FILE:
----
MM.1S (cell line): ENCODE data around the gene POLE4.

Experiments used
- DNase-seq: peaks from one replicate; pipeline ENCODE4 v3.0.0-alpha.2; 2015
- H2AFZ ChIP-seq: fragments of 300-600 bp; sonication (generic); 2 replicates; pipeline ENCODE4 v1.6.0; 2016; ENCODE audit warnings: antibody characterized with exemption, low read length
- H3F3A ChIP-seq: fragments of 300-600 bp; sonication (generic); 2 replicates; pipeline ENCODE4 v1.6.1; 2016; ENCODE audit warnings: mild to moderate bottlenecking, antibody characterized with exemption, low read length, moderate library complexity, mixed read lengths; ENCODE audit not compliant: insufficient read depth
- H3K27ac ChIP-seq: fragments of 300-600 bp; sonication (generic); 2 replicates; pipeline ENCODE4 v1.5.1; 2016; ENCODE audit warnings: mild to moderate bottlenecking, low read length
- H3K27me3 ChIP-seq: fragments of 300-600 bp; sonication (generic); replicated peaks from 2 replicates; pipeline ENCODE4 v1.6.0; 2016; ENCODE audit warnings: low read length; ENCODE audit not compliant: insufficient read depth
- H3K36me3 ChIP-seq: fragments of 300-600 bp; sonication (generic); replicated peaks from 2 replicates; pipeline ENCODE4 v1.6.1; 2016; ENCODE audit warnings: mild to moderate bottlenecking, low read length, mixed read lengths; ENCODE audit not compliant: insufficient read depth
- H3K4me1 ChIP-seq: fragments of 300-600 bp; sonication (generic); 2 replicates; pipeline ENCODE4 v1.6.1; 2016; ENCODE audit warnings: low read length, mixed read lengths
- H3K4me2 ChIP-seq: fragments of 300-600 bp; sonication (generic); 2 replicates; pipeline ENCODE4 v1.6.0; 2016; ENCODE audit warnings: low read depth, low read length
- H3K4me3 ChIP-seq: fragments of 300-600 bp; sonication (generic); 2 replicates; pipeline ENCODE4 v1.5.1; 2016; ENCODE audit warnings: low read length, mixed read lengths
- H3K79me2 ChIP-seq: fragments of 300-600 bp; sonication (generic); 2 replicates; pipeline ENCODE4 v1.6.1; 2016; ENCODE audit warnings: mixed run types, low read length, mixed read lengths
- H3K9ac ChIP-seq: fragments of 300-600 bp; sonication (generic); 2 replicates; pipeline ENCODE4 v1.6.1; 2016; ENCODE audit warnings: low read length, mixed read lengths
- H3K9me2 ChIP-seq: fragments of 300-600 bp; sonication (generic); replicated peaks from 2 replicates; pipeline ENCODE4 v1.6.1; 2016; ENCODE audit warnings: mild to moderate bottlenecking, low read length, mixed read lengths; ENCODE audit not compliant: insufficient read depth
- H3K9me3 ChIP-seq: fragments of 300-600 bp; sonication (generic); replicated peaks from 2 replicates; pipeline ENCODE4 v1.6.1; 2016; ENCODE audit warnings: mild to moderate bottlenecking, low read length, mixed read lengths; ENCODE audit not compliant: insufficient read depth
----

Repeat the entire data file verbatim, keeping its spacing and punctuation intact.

MM.1S (cell line): ENCODE data around the gene POLE4.

Experiments used
- DNase-seq: peaks from one replicate; pipeline ENCODE4 v3.0.0-alpha.2; 2015
- H2AFZ ChIP-seq: fragments of 300-600 bp; sonication (generic); 2 replicates; pipeline ENCODE4 v1.6.0; 2016; ENCODE audit warnings: antibody characterized with exemption, low read length
- H3F3A ChIP-seq: fragments of 300-600 bp; sonication (generic); 2 replicates; pipeline ENCODE4 v1.6.1; 2016; ENCODE audit warnings: mild to moderate bottlenecking, antibody characterized with exemption, low read length, moderate library complexity, mixed read lengths; ENCODE audit not compliant: insufficient read depth
- H3K27ac ChIP-seq: fragments of 300-600 bp; sonication (generic); 2 replicates; pipeline ENCODE4 v1.5.1; 2016; ENCODE audit warnings: mild to moderate bottlenecking, low read length
- H3K27me3 ChIP-seq: fragments of 300-600 bp; sonication (generic); replicated peaks from 2 replicates; pipeline ENCODE4 v1.6.0; 2016; ENCODE audit warnings: low read length; ENCODE audit not compliant: insufficient read depth
- H3K36me3 ChIP-seq: fragments of 300-600 bp; sonication (generic); replicated peaks from 2 replicates; pipeline ENCODE4 v1.6.1; 2016; ENCODE audit warnings: mild to moderate bottlenecking, low read length, mixed read lengths; ENCODE audit not compliant: insufficient read depth
- H3K4me1 ChIP-seq: fragments of 300-600 bp; sonication (generic); 2 replicates; pipeline ENCODE4 v1.6.1; 2016; ENCODE audit warnings: low read length, mixed read lengths
- H3K4me2 ChIP-seq: fragments of 300-600 bp; sonication (generic); 2 replicates; pipeline ENCODE4 v1.6.0; 2016; ENCODE audit warnings: low read depth, low read length
- H3K4me3 ChIP-seq: fragments of 300-600 bp; sonication (generic); 2 replicates; pipeline ENCODE4 v1.5.1; 2016; ENCODE audit warnings: low read length, mixed read lengths
- H3K79me2 ChIP-seq: fragments of 300-600 bp; sonication (generic); 2 replicates; pipeline ENCODE4 v1.6.1; 2016; ENCODE audit warnings: mixed run types, low read length, mixed read lengths
- H3K9ac ChIP-seq: fragments of 300-600 bp; sonication (generic); 2 replicates; pipeline ENCODE4 v1.6.1; 2016; ENCODE audit warnings: low read length, mixed read lengths
- H3K9me2 ChIP-seq: fragments of 300-600 bp; sonication (generic); replicated peaks from 2 replicates; pipeline ENCODE4 v1.6.1; 2016; ENCODE audit warnings: mild to moderate bottlenecking, low read length, mixed read lengths; ENCODE audit not compliant: insufficient read depth
- H3K9me3 ChIP-seq: fragments of 300-600 bp; sonication (generic); replicated peaks from 2 replicates; pipeline ENCODE4 v1.6.1; 2016; ENCODE audit warnings: mild to moderate bottlenecking, low read length, mixed read lengths; ENCODE audit not compliant: insufficient read depth